On their first possession Saturday, the Washington Huskies set out to prove what everybody else in the stadium assumed.
The Huskies bulled over Montana with an efficiency not apparent during the first half of their season opener last week at Rutgers. During a drive that began at the UW 11 yard line, quarterback Jake Browning took snaps for seven plays. One was a Chico McClatcher fly sweep that Montana defensive end Tucker Schye snuffed for a seven-yard loss.
The other six plays, executed with textbook precision, revealed the variously dynamic options available to Browning.
He connected with wide receiver Andre Baccellia for a 14-yard gain, with McClatcher for a 31-yard gain, and with tight end Will Dissly for the 28-yard gain that set up Browning’s roll out run for a touchdown.
Sluggish when it took the field at Rutgers, the UW offense distinguished itself with energy and enthusiasm. The interior line gave Browning ample time in the pocket, and when the ball was caught, the receiver often was the beneficiary of a crisp downfield block.
The first-quarter offensive effort wasn’t perfect for the Huskies. They were penalized three times for 20 yards, who gave up a touchdown on a tipped-pass interception returned 36 yards.
That fluky score tied the game at 7-7, and briefly suggested Montana could compete if enough crazy bounces went its way.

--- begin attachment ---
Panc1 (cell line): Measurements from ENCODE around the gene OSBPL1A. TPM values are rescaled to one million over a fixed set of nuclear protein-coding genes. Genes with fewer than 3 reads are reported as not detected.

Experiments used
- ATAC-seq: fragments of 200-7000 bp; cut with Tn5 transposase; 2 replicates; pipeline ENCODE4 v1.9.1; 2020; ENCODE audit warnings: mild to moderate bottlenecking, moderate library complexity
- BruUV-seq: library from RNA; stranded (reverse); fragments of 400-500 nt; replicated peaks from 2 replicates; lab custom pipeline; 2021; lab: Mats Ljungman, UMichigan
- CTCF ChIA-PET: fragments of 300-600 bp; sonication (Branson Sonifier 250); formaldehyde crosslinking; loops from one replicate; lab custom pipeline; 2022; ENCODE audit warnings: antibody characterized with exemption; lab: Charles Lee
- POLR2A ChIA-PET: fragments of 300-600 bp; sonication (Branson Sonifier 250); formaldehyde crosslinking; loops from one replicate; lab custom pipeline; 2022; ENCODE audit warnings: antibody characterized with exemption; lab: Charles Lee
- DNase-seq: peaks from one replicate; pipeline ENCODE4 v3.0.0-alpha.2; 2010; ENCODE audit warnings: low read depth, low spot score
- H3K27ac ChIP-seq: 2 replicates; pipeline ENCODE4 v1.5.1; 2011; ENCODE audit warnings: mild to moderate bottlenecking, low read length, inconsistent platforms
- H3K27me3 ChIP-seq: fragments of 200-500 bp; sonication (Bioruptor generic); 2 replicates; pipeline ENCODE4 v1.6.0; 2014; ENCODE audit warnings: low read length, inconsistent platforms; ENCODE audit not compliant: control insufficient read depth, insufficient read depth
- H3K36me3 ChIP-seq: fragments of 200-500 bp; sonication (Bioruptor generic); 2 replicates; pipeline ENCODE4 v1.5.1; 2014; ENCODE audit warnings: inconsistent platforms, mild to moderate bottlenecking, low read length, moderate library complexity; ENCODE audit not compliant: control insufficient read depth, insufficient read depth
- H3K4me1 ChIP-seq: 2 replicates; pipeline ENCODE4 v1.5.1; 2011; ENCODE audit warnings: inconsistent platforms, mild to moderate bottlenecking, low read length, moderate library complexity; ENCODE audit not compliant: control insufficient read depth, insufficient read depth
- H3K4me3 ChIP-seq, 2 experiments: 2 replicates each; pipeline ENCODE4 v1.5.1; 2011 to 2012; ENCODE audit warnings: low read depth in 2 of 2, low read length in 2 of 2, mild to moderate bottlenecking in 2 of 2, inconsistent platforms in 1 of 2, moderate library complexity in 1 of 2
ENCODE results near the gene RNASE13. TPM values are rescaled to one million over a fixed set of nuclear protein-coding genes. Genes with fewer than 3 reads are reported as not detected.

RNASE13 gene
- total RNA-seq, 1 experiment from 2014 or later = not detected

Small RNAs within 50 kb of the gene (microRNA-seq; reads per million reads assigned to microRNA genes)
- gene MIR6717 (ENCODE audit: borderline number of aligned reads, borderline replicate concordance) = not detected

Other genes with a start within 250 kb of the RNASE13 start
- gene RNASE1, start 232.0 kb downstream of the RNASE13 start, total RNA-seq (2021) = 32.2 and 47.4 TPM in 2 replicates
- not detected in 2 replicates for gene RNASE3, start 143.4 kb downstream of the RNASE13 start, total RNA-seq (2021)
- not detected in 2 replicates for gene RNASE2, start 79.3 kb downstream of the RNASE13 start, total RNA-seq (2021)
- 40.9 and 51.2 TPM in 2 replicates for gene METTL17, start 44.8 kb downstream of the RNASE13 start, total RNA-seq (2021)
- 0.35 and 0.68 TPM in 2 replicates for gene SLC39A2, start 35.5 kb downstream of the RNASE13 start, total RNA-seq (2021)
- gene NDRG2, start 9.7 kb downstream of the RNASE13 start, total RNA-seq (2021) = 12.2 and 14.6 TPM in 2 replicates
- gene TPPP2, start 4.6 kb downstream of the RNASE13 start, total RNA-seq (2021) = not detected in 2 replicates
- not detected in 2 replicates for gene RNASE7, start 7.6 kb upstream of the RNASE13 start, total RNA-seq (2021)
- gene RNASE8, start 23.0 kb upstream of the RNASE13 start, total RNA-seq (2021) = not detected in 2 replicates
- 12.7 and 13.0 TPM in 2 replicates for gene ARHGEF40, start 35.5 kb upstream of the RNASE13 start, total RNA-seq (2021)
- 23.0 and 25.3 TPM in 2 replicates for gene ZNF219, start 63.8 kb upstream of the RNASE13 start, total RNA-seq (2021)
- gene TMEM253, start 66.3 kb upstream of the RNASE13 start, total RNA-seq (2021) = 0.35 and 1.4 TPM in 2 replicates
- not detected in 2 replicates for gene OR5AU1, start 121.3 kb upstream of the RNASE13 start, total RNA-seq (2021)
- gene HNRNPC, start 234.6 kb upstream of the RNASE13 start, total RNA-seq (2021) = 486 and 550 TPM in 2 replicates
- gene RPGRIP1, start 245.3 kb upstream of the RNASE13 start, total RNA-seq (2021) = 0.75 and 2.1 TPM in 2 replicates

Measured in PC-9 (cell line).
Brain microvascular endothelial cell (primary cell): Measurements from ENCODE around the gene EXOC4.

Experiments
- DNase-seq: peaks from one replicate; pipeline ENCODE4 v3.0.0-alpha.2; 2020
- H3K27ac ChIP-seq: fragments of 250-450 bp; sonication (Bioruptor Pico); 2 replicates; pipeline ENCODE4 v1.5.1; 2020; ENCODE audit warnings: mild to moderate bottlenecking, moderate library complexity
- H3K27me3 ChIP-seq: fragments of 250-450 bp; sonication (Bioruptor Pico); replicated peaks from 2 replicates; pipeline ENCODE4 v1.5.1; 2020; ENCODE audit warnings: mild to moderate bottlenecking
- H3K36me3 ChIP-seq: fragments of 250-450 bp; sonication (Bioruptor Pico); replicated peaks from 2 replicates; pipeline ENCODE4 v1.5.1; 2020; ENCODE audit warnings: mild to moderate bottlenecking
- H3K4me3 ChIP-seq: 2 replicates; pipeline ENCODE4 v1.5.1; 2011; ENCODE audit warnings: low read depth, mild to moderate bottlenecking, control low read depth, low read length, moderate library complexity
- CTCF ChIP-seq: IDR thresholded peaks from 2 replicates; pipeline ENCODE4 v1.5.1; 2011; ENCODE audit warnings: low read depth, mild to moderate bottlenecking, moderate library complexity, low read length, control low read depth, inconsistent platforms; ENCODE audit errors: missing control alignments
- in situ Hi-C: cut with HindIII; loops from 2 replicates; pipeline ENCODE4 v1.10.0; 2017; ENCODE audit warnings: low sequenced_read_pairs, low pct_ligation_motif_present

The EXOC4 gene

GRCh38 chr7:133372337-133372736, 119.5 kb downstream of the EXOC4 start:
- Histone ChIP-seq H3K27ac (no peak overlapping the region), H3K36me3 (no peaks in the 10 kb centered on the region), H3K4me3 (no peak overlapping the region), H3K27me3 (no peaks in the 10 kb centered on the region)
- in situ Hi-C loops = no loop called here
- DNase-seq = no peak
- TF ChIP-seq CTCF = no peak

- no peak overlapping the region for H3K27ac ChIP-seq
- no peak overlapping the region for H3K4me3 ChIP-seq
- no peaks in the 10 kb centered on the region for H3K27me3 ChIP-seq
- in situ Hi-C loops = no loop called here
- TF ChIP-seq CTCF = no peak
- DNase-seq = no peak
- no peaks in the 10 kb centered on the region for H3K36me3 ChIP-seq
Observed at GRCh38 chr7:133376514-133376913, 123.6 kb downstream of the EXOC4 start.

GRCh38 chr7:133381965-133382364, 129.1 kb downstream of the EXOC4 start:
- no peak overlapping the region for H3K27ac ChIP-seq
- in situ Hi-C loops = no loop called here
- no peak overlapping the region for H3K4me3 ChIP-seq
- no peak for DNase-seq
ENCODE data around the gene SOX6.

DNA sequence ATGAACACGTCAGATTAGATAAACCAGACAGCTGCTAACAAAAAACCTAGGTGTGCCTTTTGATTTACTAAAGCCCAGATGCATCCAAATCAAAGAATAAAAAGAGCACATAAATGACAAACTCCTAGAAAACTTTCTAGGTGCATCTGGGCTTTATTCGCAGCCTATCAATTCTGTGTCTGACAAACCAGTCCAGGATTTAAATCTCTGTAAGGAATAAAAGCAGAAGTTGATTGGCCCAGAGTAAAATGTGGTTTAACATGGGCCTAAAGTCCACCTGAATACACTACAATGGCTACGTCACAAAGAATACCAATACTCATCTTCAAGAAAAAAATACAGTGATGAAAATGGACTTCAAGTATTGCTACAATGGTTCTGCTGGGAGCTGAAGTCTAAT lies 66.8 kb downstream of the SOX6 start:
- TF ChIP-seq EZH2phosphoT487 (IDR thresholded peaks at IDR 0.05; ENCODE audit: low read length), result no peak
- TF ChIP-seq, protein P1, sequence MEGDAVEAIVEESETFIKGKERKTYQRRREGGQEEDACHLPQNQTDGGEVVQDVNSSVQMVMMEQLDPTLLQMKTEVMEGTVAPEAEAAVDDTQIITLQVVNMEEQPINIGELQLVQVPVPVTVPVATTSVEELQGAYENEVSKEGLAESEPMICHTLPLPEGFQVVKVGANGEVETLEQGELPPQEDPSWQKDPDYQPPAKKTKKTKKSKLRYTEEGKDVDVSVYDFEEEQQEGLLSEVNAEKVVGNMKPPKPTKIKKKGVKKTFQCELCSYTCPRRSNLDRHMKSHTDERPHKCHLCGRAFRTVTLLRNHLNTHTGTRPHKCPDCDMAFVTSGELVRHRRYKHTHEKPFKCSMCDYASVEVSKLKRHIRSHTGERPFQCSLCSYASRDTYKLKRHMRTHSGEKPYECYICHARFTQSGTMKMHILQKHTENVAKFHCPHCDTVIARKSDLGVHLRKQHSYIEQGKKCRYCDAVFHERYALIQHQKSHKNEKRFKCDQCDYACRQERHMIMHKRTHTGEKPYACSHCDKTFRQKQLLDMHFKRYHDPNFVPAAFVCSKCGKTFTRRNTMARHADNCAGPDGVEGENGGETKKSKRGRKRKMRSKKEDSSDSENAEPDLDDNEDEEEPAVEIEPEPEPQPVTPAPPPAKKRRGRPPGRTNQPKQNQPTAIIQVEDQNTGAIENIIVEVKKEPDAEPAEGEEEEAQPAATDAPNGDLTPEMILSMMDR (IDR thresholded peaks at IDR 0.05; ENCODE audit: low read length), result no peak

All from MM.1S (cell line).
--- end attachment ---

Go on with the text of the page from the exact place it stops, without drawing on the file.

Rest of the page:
Instead, all the pick accomplished was the prevention of a shutout.
Leading 35-7 at halftime, the UW dominated in all three phases before head coach Chris Petersen’s only challenge became finding playing time for the reserves.
The defense harassed senior quarterback Reese Phillips, operating a hurry-up offense that seemed to play into the hands of the Huskies.
When Dante Pettis scored another touchdown on a 67-yard punt return — his second of the season, and the seventh of his remarkable career — it gave Washington a 21-7 lead at the end of the first quarter.
The Griz never established a ground game, and when their deficit reached three touchdowns in the second quarter, running wasn’t going to be viable anyway.
There was a time — from 1993 to 2009, specifically — when the Griz might have posed legitimate match-up problems against a bigger, stronger, deeper opponent from a power conference. They never missed the postseason during that stretch, appearing in seven national title games and winning two FCS championships.
But following a 5-1 start last year, the Griz finished 6-5 and in eighth place in the Big Sky Conference.
“I’ve done a lot of thinking and soul searching and we’re going to look at every little aspect of what we do,” head coach Bob Stitt said after his team’s 2016 season concluded with a home loss to Montana State. “Internally it eats at me and eats at me and eats at me. I cannot sleep at night and I cannot enjoy anything unless our players are successful.”
Stitt had to understand that beating No. 7 Washington in Seattle would have been tantamount to Appalachian State’s 34-32 road upset of Michigan in 2007. In other words, historic.
Upset of the Decade history wasn’t happening Saturday. The only chance at history was when a Montana punt floated into the hands of Dante Pettis, whose first-half touchdown return set the Pac-12 record and left him one short of the NCAA record.